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In the XLE, the infotainment drives 6 speakers, while Limited and Platinum get a JBL system with 11 speakers. The technology here is nothing earth-shattering. You can get features like a 360-degree camera, automatic parking, radar-based adaptive cruise control, app-based door entry, and of course Apple CarPlay and Android Auto.

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The part that still blows my mind about this car is that it’s a lifted sedan and unapologetic about it. Maybe I’m weird, but I think that’s pretty neat. Give it some all-terrain tires and I bet this would be a ball off-road. Sadly, Toyota says forget about an off-road version.

In all, the new Crown is less the understated luxury cruiser that JDM fans know the old ones to be, and more of an experiment. It’s odd while still being a Toyota at heart. Toyota says that this isn’t replacing the departed Avalon, but I see a similar customer base, here.

Toyota hasn’t released pricing, but expects Crowns to hit dealerships later this year.

(All photo credits to Toyota unless otherwise noted.)

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65 Responses


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  2. Maybe I’ll feel differently when I see one in person but I’m not a fan. I don’t like the lifted sedans with required black plastic flares to “make it an SUV now” but even if the flares were gone and it was at normal car height, it’s still just looks like a generic modern day blob of a car.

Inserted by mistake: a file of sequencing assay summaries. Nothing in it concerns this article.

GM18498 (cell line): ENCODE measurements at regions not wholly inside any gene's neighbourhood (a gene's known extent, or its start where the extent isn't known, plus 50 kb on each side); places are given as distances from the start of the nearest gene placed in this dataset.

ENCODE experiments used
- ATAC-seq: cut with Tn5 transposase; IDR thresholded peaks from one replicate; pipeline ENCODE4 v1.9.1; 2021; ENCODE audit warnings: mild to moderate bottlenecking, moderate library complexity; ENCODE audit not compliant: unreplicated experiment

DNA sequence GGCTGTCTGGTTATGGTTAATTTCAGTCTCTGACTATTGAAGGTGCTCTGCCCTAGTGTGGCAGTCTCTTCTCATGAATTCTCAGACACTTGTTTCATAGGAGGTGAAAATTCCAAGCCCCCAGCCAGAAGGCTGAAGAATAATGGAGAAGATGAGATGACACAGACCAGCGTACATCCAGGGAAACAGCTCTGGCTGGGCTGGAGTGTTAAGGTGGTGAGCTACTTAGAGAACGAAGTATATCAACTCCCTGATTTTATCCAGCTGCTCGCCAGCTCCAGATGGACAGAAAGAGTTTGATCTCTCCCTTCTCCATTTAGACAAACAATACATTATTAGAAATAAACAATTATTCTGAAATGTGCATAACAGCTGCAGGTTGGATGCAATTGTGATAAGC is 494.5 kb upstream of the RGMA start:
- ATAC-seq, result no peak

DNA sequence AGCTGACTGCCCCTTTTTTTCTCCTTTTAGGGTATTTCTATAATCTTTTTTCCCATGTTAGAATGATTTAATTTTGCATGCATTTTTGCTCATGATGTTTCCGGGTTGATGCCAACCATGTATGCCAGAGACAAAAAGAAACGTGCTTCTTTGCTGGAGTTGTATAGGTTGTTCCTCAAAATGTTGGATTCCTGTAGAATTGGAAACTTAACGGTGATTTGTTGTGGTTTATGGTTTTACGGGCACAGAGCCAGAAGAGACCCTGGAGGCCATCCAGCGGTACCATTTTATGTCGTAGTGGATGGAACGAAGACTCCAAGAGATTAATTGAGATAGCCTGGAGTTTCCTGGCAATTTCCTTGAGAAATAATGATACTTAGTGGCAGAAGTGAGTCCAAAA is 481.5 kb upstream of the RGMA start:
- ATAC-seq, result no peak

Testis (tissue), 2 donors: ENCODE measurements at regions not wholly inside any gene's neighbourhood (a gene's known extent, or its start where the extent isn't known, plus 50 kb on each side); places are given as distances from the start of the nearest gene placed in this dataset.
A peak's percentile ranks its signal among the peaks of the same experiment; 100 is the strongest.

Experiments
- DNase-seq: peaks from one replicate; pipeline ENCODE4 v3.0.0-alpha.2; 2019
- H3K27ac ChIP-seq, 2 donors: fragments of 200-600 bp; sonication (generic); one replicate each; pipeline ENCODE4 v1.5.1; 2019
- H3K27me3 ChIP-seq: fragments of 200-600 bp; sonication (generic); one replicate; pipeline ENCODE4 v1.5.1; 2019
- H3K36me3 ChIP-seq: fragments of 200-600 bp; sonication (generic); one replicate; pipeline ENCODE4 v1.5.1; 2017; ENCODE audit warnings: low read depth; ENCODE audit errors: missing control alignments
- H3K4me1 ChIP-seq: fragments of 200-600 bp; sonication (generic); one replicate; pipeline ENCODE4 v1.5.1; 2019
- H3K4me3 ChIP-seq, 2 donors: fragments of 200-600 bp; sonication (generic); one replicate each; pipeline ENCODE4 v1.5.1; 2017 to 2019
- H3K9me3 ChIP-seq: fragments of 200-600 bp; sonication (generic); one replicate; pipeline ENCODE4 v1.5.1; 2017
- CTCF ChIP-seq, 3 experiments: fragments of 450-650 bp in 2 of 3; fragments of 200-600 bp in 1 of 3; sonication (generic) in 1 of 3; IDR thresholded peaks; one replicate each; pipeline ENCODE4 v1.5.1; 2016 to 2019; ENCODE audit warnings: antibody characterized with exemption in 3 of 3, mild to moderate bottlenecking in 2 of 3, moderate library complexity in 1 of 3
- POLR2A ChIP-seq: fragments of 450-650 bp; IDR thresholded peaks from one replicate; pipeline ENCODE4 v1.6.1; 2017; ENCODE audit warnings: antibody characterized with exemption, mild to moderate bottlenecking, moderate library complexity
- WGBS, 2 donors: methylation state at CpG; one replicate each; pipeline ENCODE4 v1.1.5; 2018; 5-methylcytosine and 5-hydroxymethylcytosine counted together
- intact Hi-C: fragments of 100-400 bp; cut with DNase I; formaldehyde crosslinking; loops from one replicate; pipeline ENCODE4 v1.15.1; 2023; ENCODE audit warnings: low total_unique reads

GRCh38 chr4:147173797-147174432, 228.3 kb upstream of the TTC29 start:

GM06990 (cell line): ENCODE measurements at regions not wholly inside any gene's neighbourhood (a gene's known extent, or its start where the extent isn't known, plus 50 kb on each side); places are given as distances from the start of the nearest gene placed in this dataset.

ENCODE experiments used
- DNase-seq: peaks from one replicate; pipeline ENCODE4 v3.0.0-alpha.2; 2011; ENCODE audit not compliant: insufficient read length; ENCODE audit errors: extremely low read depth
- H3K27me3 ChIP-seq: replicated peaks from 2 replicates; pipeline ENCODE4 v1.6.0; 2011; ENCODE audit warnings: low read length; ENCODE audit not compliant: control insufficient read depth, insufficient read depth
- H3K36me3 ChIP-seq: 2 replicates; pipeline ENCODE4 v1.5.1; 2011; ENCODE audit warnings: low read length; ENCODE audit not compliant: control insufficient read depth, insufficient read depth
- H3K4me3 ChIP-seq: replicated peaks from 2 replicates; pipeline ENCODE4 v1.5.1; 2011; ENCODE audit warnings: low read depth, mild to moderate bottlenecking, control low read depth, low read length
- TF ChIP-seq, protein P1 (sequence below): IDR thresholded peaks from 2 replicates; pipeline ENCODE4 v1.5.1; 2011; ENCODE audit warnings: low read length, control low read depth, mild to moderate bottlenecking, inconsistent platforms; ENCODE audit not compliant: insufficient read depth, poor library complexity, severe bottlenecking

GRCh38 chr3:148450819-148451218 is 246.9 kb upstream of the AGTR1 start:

During the Japanese reveal last night, they showed that they’re getting 4 Crown models, one of them being a traditional sedan. I wish we could just get that one instead but we all know that was never going to happen

  3. I don’t hate it, if this is what it takes to keep mass-market sedans around in the U.S.

    As in, it seems to have the look of a kinda squashed crossover, which reminds me a lot of the Ford Evos, which I think is likewise not bad for what it is.

    Are vehicles like this perhaps a gateway drug to get SUV crazed people back to buying actual sedans?

  4. As a current owner of a 90s JDM Crown that I absolutely love, I had high hopes for this, I figured Toyota wouldn’t do it justice, but I was hoping. It’s an alright car I guess, but the FWD base kills it for me so bad. This isn’t a Crown, it’s the next gen Avalon. Which isn’t necessarily a bad thing, but I certainly will not be replacing mine with one.

  5. The black hood and trunk on the Platinum trim look just awful, is that really going to be the only option at that level? Because it would turn me right off. Also not a fan of that swoop of black plastic on the side, looks cheap and ugly. The overall body is quite handsome, though. The rear lighting reminds me of the Venza, another slightly weird Toyota that punches above its branding when it comes to comfort. I’m not a sedan person (shame we won’t get the Estate variant, a Toyota competitor to the Outback would rule) but if you are, this looks awfully interesting. I’d love to get up close and personal with one.